On the night of Jan. 1, 1896, at a dance, Timmie Jack whilst drunk killed James Brown (both Euchees) with a knife. Being apprehended he was charged and tried at Isparhecher court ground 4 miles west of Beggs, for murder, in the Okmulgee District court the following proceeding being shown by the records of said court:
Charged with killing one Jas. Brown. This crime was committed on the night of January 1st, 1896 against the peace and dignity of the said nation.
The jury in this case failed to agree on a verdict and turned the case back to the court Febry. 25th, 1896.
On a second trial the following proceedings are shown by the record:
Charged with killing Jas. Brown. This crime was committed on the night of the 1st of January 1896, against the peace and dignity of the said Nation.
We the jury selected to decide the above case after a care-
ful investigation of all the evidence in the case find the defendant guilty of murder as charged in the indictment.
J. H. Lynch, Clk.
Sentenced to be shot between the hours of 9 A. M. and 4 P. M. April 28th, 1896.
After sentence he was brought to Okmulgee and confined under guard in the Council House. At his rquest he was permitted to go home in charge of a lighthorseman, returning to Okmulgee a day before he was to be executed. The lighthorseman who was to execute him not having been aligned with him as a friend, and desiring a friend to shoot him he requested the trial Judge to designate his friend Pleasant (Duke) Berryhill, the Sheriff of Okmulgee County, to execute him, which request the Judge granted.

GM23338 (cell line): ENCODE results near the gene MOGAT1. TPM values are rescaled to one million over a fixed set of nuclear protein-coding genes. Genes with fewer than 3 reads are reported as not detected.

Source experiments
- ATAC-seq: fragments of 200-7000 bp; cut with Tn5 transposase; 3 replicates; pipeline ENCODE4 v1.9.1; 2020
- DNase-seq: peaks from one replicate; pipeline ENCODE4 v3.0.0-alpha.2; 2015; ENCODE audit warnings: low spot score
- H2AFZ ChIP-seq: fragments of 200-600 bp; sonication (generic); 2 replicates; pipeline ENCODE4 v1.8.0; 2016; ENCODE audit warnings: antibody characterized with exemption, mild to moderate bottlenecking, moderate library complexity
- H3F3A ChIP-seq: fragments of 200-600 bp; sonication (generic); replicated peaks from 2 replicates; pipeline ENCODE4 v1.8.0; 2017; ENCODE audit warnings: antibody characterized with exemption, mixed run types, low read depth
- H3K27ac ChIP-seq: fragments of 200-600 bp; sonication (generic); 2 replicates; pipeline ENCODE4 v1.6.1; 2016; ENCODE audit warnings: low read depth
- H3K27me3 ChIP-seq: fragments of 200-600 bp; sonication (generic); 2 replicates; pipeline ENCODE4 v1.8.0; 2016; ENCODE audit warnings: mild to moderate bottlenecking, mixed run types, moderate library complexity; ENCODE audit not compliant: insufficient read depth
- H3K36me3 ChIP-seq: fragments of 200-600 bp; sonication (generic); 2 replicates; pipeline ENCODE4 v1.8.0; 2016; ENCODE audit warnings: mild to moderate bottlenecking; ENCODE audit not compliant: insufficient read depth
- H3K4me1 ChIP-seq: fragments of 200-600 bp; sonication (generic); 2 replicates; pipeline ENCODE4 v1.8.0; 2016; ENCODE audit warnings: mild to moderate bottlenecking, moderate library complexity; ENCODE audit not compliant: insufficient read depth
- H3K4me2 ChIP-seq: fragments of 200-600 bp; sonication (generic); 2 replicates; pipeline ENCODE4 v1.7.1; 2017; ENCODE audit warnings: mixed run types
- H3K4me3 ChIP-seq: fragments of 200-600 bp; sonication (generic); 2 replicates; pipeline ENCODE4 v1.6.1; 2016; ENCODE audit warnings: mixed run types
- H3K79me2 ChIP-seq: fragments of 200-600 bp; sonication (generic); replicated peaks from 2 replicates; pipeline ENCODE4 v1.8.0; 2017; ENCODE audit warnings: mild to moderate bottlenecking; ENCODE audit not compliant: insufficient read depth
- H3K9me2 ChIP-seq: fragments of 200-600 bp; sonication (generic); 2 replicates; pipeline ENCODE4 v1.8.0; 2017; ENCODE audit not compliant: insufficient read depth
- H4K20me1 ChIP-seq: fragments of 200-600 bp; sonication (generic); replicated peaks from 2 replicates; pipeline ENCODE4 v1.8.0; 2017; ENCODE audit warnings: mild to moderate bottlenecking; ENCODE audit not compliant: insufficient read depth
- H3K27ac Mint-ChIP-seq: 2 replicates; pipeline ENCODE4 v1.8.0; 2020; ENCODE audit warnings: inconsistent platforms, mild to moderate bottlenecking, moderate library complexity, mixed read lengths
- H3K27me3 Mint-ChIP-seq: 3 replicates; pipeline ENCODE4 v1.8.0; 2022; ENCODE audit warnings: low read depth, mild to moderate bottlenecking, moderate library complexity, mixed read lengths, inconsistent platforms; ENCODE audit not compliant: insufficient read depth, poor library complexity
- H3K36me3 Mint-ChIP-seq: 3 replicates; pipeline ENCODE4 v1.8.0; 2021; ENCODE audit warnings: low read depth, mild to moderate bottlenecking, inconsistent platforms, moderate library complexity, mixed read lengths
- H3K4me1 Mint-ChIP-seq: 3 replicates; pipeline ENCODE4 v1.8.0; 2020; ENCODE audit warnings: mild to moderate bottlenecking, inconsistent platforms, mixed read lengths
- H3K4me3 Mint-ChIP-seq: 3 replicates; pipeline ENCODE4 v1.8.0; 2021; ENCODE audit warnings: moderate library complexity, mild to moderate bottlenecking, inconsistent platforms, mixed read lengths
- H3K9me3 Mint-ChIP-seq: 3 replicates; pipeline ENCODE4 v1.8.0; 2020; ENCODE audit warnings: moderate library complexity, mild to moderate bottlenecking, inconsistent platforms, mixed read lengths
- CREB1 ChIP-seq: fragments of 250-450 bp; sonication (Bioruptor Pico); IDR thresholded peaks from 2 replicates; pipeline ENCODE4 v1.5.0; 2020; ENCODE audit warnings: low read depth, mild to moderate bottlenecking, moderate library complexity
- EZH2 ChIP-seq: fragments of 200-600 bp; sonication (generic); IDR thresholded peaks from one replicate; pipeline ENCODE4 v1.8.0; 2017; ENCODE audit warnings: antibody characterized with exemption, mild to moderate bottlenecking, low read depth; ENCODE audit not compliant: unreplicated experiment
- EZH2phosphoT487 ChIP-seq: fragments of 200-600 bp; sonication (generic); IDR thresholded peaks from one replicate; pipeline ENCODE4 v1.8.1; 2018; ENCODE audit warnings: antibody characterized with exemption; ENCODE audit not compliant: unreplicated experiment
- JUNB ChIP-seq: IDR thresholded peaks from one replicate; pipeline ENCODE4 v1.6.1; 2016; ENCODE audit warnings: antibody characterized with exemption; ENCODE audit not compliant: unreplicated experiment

1Whilst a carpenter and another party were making his coffin in a blacksmith shop in Okmulgee, Timmie Jack came by, his wife with him, looking at it and buttoning up his coat he laid down in it as if to see whether his body would fit into it, after which he accompanied his guard to the Council House.
The next day he was executed by Berryhill who considered it his duty to do so on the request of his friend, thereby preventing an enemy from carrying the execution into effect. Berryhill fastening a small piece of white paper over his heart, shot and killed him with only one fire.
Effort being made to have the Principal Chief Isparhecher to pardon him which being opposed2 by a counter petition on the part of the friends of deceased, consisting of Billy Brown, a brother, and others, the Principal Chief declined to interfere with the carrying into effect the sentence of the court, although he postponed the execution for three days.
R. L. Williams
1Sam J. Haynes and Sam Checote, Jr. The records show that Sam J. Haynes was the last presiding officer of the House of Kings.